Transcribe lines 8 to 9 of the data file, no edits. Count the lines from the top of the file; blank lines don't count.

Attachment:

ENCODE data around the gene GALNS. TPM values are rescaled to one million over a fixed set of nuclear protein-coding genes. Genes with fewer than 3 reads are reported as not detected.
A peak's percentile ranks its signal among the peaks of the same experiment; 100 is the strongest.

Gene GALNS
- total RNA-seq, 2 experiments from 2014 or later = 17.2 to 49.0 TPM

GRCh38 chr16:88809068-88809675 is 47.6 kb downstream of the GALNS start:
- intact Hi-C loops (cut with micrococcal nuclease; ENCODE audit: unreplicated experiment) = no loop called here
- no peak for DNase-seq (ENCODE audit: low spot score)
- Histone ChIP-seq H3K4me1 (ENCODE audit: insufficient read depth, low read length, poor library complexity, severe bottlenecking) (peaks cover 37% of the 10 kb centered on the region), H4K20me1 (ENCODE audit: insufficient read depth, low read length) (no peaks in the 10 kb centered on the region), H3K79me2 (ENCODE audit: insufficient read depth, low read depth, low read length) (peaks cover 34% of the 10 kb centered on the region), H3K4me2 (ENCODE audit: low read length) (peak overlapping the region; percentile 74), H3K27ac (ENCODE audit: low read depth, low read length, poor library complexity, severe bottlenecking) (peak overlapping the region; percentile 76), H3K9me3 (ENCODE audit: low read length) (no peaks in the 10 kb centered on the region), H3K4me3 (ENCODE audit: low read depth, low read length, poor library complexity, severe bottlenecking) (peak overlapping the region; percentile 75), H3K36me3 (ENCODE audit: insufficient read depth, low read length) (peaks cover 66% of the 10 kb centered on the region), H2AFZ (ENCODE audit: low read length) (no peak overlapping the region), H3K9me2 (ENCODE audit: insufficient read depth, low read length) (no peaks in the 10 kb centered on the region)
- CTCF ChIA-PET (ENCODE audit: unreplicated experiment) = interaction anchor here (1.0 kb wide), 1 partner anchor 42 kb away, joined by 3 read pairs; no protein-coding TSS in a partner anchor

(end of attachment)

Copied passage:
- Histone ChIP-seq H3K4me1 (ENCODE audit: insufficient read depth, low read length, poor library complexity, severe bottlenecking) (peaks cover 37% of the 10 kb centered on the region), H4K20me1 (ENCODE audit: insufficient read depth, low read length) (no peaks in the 10 kb centered on the region), H3K79me2 (ENCODE audit: insufficient read depth, low read depth, low read length) (peaks cover 34% of the 10 kb centered on the region), H3K4me2 (ENCODE audit: low read length) (peak overlapping the region; percentile 74), H3K27ac (ENCODE audit: low read depth, low read length, poor library complexity, severe bottlenecking) (peak overlapping the region; percentile 76), H3K9me3 (ENCODE audit: low read length) (no peaks in the 10 kb centered on the region), H3K4me3 (ENCODE audit: low read depth, low read length, poor library complexity, severe bottlenecking) (peak overlapping the region; percentile 75), H3K36me3 (ENCODE audit: insufficient read depth, low read length) (peaks cover 66% of the 10 kb centered on the region), H2AFZ (ENCODE audit: low read length) (no peak overlapping the region), H3K9me2 (ENCODE audit: insufficient read depth, low read length) (no peaks in the 10 kb centered on the region)
- CTCF ChIA-PET (ENCODE audit: unreplicated experiment) = interaction anchor here (1.0 kb wide), 1 partner anchor 42 kb away, joined by 3 read pairs; no protein-coding TSS in a partner anchor